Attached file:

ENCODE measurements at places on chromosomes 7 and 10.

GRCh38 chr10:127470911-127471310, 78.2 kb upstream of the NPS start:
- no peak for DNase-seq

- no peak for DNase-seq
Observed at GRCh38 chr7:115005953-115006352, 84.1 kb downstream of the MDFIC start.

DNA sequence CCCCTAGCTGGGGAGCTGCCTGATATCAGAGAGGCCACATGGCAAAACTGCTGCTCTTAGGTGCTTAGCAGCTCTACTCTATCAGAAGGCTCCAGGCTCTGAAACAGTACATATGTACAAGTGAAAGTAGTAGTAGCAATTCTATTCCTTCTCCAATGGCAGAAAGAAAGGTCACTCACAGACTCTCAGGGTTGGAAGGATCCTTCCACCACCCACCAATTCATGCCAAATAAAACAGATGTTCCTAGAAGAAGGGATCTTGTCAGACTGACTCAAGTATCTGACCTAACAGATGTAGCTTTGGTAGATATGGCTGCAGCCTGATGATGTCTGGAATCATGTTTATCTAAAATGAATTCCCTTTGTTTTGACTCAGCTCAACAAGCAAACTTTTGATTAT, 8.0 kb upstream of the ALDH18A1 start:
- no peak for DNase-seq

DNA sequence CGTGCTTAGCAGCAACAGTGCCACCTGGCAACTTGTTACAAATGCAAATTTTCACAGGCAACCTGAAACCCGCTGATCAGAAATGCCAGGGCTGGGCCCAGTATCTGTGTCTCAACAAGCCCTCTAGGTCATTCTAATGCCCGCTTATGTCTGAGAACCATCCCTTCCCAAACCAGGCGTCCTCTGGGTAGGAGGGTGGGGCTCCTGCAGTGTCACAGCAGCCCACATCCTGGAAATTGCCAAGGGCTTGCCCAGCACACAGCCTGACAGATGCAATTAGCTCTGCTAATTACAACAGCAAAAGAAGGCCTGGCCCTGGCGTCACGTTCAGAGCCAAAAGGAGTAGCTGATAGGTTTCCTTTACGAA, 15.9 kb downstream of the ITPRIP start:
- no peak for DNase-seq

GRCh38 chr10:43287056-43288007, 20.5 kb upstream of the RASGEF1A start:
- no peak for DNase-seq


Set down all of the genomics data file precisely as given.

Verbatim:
ENCODE measurements at places on chromosomes 7 and 10.

GRCh38 chr10:127470911-127471310, 78.2 kb upstream of the NPS start:
- no peak for DNase-seq

- no peak for DNase-seq
Observed at GRCh38 chr7:115005953-115006352, 84.1 kb downstream of the MDFIC start.

DNA sequence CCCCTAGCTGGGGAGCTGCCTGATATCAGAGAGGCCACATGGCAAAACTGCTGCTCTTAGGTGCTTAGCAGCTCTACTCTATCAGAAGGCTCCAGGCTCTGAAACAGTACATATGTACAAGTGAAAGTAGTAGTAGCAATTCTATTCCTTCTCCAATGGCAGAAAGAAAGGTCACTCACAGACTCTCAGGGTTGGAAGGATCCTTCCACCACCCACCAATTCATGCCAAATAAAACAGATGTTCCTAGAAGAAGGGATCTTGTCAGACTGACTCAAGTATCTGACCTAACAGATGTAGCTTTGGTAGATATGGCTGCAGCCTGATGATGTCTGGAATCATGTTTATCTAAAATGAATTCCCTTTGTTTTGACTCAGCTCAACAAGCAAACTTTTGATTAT, 8.0 kb upstream of the ALDH18A1 start:
- no peak for DNase-seq

DNA sequence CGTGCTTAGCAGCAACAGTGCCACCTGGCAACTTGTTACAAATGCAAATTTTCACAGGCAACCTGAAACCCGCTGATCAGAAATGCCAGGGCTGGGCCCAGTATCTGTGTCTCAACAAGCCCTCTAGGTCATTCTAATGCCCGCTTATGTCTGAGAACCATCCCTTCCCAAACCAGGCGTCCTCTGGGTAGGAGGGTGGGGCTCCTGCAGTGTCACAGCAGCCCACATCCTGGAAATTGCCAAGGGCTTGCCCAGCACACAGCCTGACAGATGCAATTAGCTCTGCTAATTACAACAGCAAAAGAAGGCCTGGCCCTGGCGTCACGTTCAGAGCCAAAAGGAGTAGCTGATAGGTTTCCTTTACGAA, 15.9 kb downstream of the ITPRIP start:
- no peak for DNase-seq

GRCh38 chr10:43287056-43288007, 20.5 kb upstream of the RASGEF1A start:
- no peak for DNase-seq